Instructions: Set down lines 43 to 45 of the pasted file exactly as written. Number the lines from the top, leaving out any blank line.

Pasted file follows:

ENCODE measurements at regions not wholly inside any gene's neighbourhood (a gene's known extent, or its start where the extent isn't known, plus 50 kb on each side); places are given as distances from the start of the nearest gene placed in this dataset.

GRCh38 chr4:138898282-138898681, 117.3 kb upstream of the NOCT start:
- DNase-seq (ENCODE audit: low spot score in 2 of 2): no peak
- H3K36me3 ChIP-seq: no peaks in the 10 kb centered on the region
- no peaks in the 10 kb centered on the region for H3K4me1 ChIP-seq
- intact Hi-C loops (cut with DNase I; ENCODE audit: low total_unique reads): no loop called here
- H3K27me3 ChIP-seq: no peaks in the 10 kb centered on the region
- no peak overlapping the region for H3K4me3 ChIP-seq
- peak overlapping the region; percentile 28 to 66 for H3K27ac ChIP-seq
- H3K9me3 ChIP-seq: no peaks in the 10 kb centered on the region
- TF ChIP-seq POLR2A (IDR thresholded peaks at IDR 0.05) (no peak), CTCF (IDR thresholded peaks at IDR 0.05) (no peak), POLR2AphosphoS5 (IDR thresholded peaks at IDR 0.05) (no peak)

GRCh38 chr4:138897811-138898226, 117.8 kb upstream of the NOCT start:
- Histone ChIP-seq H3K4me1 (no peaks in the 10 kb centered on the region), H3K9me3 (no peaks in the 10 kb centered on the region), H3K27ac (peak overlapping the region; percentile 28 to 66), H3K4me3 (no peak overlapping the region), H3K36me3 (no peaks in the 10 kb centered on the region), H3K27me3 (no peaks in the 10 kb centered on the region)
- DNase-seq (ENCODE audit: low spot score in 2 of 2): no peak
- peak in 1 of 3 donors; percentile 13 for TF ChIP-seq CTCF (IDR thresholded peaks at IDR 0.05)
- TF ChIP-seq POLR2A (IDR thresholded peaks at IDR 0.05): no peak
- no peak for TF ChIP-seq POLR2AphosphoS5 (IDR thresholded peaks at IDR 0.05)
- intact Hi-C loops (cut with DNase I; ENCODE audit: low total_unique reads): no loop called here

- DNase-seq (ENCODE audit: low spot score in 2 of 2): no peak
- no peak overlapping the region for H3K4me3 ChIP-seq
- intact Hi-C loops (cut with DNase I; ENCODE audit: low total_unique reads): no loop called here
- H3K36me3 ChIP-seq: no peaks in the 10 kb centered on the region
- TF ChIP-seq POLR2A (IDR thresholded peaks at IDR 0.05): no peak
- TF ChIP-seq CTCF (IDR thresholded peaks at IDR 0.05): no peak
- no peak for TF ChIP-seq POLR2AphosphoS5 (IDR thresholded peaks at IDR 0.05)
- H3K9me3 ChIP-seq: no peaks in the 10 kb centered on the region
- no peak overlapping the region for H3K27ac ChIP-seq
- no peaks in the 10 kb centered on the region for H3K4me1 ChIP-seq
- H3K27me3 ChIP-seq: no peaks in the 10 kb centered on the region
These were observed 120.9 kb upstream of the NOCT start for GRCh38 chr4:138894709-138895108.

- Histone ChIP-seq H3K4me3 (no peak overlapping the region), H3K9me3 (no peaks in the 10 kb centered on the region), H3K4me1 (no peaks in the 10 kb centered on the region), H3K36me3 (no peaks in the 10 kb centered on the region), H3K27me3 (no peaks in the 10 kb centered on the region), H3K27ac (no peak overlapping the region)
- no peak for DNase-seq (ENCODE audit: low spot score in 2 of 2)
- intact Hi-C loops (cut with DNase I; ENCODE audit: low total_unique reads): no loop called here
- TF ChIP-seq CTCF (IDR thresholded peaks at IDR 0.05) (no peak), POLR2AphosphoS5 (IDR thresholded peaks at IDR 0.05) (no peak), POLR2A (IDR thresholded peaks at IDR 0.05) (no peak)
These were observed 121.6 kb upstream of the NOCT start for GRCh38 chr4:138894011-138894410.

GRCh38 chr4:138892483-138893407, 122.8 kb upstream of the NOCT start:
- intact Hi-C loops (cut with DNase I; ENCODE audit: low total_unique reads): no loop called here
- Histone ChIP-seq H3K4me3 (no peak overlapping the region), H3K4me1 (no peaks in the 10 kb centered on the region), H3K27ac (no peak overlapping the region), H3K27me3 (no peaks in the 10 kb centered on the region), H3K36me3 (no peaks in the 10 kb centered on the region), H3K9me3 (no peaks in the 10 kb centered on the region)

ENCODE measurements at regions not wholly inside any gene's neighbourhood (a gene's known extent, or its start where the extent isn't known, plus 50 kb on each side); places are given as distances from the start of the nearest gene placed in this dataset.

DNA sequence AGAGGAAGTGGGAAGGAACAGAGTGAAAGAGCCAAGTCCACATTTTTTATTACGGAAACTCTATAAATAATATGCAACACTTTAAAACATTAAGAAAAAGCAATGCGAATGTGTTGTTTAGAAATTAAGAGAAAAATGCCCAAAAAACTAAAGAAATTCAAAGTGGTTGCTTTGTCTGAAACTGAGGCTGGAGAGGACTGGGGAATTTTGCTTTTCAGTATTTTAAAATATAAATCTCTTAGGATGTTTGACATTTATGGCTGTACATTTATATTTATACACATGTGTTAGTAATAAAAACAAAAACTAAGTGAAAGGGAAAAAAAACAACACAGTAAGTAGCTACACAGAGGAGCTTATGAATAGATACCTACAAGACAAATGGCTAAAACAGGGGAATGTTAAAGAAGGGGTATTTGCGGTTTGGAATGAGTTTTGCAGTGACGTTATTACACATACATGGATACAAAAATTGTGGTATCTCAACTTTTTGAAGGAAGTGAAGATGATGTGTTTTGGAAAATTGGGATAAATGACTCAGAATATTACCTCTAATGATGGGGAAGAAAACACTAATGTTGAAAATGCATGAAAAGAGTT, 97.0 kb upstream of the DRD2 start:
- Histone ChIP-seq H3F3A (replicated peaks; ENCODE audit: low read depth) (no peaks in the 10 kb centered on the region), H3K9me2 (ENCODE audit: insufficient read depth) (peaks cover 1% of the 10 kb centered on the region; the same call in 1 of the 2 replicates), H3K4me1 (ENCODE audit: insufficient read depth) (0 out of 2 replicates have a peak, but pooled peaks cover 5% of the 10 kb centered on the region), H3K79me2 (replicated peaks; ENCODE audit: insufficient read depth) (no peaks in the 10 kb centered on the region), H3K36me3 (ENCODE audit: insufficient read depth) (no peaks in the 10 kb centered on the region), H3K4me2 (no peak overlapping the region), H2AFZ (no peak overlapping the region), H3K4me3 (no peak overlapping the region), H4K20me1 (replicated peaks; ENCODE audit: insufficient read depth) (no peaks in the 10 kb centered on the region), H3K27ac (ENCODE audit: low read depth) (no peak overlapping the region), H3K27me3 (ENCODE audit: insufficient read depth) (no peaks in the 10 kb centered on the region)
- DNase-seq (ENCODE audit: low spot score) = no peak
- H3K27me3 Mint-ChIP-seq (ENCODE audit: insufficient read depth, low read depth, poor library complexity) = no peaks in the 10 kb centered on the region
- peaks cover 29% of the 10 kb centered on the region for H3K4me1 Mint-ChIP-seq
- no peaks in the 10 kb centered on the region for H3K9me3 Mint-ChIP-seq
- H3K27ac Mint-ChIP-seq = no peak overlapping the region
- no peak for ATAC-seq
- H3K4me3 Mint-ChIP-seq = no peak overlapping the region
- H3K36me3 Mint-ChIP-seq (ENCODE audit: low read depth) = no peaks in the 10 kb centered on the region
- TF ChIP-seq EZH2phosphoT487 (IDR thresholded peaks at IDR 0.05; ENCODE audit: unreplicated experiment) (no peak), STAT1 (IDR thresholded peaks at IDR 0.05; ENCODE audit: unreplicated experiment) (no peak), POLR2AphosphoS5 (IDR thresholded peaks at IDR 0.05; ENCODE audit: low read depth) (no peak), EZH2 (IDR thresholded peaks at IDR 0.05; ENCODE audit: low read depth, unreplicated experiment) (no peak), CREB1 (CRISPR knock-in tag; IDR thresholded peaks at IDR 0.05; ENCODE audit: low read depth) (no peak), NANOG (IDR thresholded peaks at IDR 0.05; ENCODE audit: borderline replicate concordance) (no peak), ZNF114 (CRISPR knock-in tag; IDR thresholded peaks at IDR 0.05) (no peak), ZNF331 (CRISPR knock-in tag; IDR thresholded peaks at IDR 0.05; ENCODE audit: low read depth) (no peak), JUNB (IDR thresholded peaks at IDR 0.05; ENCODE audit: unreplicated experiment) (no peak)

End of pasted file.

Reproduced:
- H3K27me3 Mint-ChIP-seq (ENCODE audit: insufficient read depth, low read depth, poor library complexity) = no peaks in the 10 kb centered on the region
- peaks cover 29% of the 10 kb centered on the region for H3K4me1 Mint-ChIP-seq
- no peaks in the 10 kb centered on the region for H3K9me3 Mint-ChIP-seq